i was off all meds once n was telling some random doctor that i went to see that im done with all those side effects. he actually made sense when he said to me listen both ways you have those effect from the sickness itself, so you might as well be doing something to fix what could be fixed. be on the safer side.. not his exact words that was a long time ago but thats what stuck in my head. the social n familia pressure is also too much to get off the meds n get on the meds its complex but there is no one size fits all answer for all people and not for the same person throughout time. things change and we go with it.. thanks for writing this. you can do it all and get there but just remember that it’s not all bad to take meds. and yo one day at a time. courage! xoxo

    Liked by 2 people

  5. I hope you can get off of the benzos and antipsychotics. I take an antipsychotic once every 3 months, its trevicta or invega in a shot. It works well to keep me stable. My doctor doesnt prescribe benzos though. thank god! Xxxx

    Liked by 2 people

  6. Keeping working toward your goal. It is just a hiccup in road. It is good that your dr wants to see you in person for lowering the doses, sooo much can be missed on video. Heck things can be missed in person as well. I hope that one day, you get to where you want to be medication wise with no adverse side effects or permanent ones. Good luck.

    Liked by 3 people

  7. I’m in a similar boat. I’ve been on antipsychotics for so long the side effects are horrendous. For one, I’ve gained soooo much weight which can lead to other chronic illnesses. I’m going to talk to my doctor for sure. Best of luck to you.

    Liked by 2 people

    1. I gained so much weight, lost so much weight on you to lose it again. It’s also taken a toll on my teeth. A side effect they never told me. I wish I would have said no. But it was necessary at the time.

      Like

      1. Wow, that’s awful. And I hear you, if I had the capacity to say no, at the time, I would’ve done so in a heartbeat.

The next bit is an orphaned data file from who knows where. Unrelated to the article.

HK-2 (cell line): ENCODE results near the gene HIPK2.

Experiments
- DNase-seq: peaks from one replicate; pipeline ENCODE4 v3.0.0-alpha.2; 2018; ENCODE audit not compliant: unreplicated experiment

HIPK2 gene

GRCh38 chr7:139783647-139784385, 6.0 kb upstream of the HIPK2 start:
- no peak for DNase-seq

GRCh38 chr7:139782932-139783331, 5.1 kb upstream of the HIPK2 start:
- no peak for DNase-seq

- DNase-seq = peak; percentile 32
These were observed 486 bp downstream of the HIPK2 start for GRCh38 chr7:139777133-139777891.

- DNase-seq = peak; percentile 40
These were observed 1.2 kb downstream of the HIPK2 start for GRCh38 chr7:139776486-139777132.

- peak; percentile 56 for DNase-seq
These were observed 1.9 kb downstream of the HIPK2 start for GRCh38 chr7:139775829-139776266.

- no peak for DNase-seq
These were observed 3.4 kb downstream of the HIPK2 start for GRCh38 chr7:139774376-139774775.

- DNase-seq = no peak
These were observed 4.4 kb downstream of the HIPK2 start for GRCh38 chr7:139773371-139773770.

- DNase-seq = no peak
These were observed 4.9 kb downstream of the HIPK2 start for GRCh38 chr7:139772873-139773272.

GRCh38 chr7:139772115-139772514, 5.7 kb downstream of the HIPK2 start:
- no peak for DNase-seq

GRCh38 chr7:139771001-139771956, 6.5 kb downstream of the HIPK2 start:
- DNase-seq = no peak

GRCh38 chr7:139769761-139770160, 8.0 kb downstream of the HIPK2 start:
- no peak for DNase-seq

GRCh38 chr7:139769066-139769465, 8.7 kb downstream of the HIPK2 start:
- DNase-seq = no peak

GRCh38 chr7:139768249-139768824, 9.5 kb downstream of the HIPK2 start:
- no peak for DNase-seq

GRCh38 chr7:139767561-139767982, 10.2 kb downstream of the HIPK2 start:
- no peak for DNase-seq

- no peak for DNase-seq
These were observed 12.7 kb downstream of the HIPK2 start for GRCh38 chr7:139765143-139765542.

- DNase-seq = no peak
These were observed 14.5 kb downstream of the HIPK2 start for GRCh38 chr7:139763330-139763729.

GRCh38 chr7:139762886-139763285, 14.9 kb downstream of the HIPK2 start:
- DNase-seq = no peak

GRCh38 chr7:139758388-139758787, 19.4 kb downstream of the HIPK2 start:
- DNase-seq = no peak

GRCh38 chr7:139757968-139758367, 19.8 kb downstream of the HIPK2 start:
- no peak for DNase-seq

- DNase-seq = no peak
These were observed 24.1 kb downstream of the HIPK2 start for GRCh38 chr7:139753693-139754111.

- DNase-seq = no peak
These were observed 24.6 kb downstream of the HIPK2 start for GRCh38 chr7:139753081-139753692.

Liked by 1 person

  8. I read your blog for the first time and I am really sorry for what you are going through. Being a pharmacy student I can thoroughly understand what your body is going through right now. You can get rid of the medications using some natural strategies like working out, meditation, being with your loved ones and most importantly loving yourself. You are true warrior and my best wishes are with you. More power to you.

    Liked by 1 person

  9. So painful but it well , it’s a matter of time you will go over it,but what will help you now is making a decision and stick with them since you need a change. Things you don’t do before start doing it , taking a trip with friends, going for yoga exercise and other aerobics class, finally go for a good counseling session.

    Liked by 1 person

  10. I need tell you this as an health specialist your mental health is very important reading through your write up I decided to stop by here again.
    Staying mentally healthy all you need do is value yourself, take good care of your body,treate yourself with kindness.

    Hope this help .

    Liked by 1 person

  11. I’m also on antipsychotic right now and i have been for 5 years, can’t help but think if it’s ever gonna be possible for me to get off my medication one day.
    I’m so dependent on them that it became so scary.
    But tbh i think there are pros and cons to everything, and every choice we make comes at a cost.

    Liked by 1 person

  12. Good luck with your journey! Changing around medications is always such a challenge, but I hope it’s really beneficial for you if you’re able to get your psychiatrist to lower the dosage

    Liked by 1 person